Diamond Jubilee Weekend!
I watched the pomp and circumstance – no one does this quite as well as the British.
I watched the bunting, the street parties – everyone celebrating! So much fun!
I even watched the British weather. Oh dear…
I watched it all. But only from afar. Only on television. And on Facebook. I wasn’t part of it. And that hurt. A lot.
Most of the time, life just trundles along. There are dramatic events (good and bad) in individual lives but for a nation as a whole, things just go on.
Some events hog the headlines for a while, but then they’re forgotten.
And then there are events that provide a focal point, that bring people together. Reality with all its different facets will be back soon enough. But for this brief moment, we celebrate all that is good.
These events become part of the national folklore, they somehow change a nation a little bit. They provide a shared experience that otherwise we don’t have very often.
It seems the Diamond Jubilee is just such an event for the UK, my adopted home. And I missed it. Another step away from truly belonging there.
That made me very homesick.
PS The Queen agrees with me on the significance of the event: “The Queen has spoken of events to mark her Diamond Jubilee as a “humbling experience” which she hoped would “brighten our lives for many years to come”.”
Last month, CNN reported that apparently tourists find the French the least welcoming of all nationalities, while Brazilians are the most welcoming (you can read the full article here). I have to confess to feeling a slight sense of relief that Germany did not top this particular poll 🙂 In fact, we only come in at number 4, behind Russia and the UK.
The UK??? Now they really had my attention! I might be slightly biased but I’ve always found Brits to be incredibly friendly and welcoming. And so encouraging and appreciative of even the tiniest bit of English visitors speak. There are always exceptions, of course there are, but on the whole that’s always been my experience.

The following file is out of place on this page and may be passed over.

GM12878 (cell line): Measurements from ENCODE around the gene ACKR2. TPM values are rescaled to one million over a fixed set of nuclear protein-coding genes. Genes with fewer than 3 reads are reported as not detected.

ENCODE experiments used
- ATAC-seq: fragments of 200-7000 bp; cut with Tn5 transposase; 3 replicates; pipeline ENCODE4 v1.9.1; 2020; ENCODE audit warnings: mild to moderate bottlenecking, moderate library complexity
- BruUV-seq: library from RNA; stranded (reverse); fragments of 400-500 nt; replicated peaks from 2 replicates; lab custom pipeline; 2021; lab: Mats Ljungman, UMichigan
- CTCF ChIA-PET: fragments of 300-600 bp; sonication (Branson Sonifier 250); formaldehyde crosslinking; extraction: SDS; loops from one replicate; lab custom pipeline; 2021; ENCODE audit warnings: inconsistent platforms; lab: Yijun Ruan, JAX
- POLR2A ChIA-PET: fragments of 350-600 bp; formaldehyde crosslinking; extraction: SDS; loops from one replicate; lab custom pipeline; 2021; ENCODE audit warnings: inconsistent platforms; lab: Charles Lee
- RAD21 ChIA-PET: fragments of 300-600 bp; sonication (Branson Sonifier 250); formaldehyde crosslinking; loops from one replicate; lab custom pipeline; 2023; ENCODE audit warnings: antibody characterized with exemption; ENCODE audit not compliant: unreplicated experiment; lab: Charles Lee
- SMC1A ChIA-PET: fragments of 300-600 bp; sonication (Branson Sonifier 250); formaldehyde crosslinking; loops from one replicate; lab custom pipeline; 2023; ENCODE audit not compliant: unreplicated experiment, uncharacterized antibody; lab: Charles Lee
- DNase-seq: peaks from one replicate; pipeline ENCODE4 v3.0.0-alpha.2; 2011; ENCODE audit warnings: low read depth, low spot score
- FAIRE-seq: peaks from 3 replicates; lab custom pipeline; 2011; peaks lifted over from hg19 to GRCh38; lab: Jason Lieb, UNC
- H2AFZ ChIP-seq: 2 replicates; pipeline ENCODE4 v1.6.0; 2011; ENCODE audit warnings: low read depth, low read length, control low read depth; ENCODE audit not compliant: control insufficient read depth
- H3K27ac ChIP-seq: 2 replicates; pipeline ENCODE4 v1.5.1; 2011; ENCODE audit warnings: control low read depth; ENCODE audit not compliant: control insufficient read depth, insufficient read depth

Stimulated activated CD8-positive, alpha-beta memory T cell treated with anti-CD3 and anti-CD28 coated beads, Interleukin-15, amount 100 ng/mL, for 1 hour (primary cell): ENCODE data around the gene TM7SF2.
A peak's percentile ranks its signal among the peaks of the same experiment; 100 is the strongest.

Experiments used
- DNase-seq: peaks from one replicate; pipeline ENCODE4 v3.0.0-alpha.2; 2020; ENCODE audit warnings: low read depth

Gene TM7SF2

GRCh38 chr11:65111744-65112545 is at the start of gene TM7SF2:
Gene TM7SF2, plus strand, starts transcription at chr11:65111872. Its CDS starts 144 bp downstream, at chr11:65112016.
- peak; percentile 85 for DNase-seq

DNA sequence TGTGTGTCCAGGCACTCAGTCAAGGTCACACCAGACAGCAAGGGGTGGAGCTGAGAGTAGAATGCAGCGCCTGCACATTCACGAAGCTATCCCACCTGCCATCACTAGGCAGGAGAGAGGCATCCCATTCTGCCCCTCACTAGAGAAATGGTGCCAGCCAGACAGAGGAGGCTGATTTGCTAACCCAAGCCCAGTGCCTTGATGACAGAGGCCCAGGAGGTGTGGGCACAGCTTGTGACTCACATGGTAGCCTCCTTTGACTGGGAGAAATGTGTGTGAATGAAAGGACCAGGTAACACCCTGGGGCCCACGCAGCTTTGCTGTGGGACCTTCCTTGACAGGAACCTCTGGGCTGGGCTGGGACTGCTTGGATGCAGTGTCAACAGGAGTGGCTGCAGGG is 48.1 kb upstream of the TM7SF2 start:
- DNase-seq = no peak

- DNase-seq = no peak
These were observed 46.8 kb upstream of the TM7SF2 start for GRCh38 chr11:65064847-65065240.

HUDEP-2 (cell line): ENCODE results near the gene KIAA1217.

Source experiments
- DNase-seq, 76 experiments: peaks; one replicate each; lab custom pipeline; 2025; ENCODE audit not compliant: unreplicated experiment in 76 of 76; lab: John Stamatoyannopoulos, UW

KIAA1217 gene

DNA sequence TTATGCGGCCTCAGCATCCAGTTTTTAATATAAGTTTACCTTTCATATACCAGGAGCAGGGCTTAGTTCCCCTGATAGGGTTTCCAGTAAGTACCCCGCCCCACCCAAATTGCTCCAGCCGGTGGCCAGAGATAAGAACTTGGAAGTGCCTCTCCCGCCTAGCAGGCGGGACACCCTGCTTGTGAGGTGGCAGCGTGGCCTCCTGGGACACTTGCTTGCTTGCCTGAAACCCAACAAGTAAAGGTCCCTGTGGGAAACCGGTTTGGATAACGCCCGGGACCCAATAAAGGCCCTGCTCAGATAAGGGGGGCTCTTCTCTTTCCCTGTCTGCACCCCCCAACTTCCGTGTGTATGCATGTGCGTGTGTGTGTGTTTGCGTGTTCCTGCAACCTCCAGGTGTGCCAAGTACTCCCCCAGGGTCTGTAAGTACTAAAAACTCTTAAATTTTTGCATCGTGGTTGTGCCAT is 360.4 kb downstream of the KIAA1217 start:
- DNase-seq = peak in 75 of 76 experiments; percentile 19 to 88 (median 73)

I wonder how people decide whether a place and its people are welcoming or not. Is it dependent on whether or not things go their way? Whether or not local people speak the visitor’s language, thus making things easy for him or her?
Particularly as tourists, we tend to come to a new place with so many expectations, and often with very little willingness to learn, to understand, to be challenged, to meet people on their turf. No wonder things often go so very wrong! A few things happen that confirm my preconceived ideas and suddenly I “know” that in [fill in appropriate country] people are rude/unwelcoming/arrogant/etc.
The article makes some very good points about differences in culture and values.
“The French are very protective of their language, and customers can get different responses for ordering in French or in another language,” said Lo. […] According to Yi, though queuing is a social norm in the West, it’s not a common behavior for Chinese people, “so [it] could be interpreted as being rude [by international travelers.] […] “[These waitresses] don’t have the confidence or language skill to handle foreign travelers. Sometimes, they’d rather avoid them,” said Lo.
So maybe the waitress I wrote off as being rude might just be feeling very insecure as I am making her speak a second language. And the man in a shop in the Middle East might actually be showing me respect by not looking me in the face.